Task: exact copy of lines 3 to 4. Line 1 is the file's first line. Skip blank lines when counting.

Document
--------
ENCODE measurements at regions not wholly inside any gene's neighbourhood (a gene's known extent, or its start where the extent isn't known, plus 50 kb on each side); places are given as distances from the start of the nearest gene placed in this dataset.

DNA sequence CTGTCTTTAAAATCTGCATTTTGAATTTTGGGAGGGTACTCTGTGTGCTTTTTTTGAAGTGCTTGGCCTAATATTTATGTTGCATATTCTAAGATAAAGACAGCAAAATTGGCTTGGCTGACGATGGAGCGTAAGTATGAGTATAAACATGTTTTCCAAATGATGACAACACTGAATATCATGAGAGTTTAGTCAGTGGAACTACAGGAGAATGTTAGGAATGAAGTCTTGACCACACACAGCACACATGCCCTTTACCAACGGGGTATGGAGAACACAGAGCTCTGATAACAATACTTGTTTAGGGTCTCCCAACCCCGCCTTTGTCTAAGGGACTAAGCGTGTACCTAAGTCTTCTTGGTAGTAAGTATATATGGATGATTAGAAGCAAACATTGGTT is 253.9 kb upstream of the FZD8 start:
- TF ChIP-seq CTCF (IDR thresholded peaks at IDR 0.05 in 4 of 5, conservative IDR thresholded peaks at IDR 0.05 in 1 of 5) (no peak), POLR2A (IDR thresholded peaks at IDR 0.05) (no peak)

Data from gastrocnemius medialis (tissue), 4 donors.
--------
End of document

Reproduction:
- TF ChIP-seq CTCF (IDR thresholded peaks at IDR 0.05 in 4 of 5, conservative IDR thresholded peaks at IDR 0.05 in 1 of 5) (no peak), POLR2A (IDR thresholded peaks at IDR 0.05) (no peak)

Data from gastrocnemius medialis (tissue), 4 donors.